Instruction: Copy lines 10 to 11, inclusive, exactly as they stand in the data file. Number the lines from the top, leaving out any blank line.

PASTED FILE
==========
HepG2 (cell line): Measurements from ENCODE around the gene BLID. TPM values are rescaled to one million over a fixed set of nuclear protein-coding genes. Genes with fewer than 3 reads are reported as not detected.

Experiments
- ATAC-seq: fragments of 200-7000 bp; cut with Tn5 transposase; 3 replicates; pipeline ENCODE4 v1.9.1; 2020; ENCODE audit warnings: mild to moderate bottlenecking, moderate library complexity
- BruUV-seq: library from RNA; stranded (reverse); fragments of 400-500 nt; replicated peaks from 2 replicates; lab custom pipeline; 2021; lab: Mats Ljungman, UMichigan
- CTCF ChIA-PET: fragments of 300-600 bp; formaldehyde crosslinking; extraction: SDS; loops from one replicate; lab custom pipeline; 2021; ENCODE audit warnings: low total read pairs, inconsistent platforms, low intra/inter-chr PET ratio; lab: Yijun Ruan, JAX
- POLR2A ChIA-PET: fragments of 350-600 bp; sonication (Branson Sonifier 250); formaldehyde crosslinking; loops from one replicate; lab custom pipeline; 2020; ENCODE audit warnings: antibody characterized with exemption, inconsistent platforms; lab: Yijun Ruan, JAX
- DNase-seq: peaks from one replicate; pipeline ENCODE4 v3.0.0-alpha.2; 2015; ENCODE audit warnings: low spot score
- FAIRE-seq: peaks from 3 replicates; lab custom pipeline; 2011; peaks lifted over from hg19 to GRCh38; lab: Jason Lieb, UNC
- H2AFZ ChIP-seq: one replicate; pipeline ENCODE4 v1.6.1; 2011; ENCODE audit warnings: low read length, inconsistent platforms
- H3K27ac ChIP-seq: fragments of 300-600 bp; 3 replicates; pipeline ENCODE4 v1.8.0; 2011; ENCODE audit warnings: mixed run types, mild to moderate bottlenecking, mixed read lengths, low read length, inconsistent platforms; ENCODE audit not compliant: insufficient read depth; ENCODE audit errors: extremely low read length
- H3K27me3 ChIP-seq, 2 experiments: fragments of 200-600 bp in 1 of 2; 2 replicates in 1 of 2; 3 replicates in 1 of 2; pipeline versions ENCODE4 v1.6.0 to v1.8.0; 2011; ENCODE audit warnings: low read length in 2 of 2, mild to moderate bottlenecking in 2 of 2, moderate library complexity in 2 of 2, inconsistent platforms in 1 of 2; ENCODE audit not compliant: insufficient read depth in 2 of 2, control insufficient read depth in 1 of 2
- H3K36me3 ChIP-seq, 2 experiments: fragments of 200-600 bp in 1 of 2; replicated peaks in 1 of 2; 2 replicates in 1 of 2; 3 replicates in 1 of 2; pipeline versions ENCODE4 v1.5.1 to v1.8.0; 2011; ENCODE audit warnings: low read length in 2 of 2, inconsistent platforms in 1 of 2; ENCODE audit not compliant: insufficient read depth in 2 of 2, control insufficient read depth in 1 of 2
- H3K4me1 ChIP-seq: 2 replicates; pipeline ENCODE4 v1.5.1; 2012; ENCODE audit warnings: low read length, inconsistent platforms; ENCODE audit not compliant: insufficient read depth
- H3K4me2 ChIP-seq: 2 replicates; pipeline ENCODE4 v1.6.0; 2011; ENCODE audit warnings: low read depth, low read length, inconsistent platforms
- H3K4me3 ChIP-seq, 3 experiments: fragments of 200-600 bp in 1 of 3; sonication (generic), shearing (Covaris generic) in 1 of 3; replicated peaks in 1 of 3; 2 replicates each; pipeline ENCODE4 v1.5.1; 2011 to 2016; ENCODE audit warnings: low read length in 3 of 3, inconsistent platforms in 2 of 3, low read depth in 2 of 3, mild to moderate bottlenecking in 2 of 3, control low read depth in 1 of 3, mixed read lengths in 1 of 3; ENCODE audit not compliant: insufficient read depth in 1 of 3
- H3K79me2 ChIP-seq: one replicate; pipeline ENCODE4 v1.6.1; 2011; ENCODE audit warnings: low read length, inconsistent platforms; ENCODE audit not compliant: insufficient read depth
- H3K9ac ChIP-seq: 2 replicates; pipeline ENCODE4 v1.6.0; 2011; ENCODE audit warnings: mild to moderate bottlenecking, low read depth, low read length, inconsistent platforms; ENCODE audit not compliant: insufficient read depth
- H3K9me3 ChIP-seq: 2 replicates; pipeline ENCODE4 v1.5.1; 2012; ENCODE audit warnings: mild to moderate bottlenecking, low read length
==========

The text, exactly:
- H3K27ac ChIP-seq: fragments of 300-600 bp; 3 replicates; pipeline ENCODE4 v1.8.0; 2011; ENCODE audit warnings: mixed run types, mild to moderate bottlenecking, mixed read lengths, low read length, inconsistent platforms; ENCODE audit not compliant: insufficient read depth; ENCODE audit errors: extremely low read length
- H3K27me3 ChIP-seq, 2 experiments: fragments of 200-600 bp in 1 of 2; 2 replicates in 1 of 2; 3 replicates in 1 of 2; pipeline versions ENCODE4 v1.6.0 to v1.8.0; 2011; ENCODE audit warnings: low read length in 2 of 2, mild to moderate bottlenecking in 2 of 2, moderate library complexity in 2 of 2, inconsistent platforms in 1 of 2; ENCODE audit not compliant: insufficient read depth in 2 of 2, control insufficient read depth in 1 of 2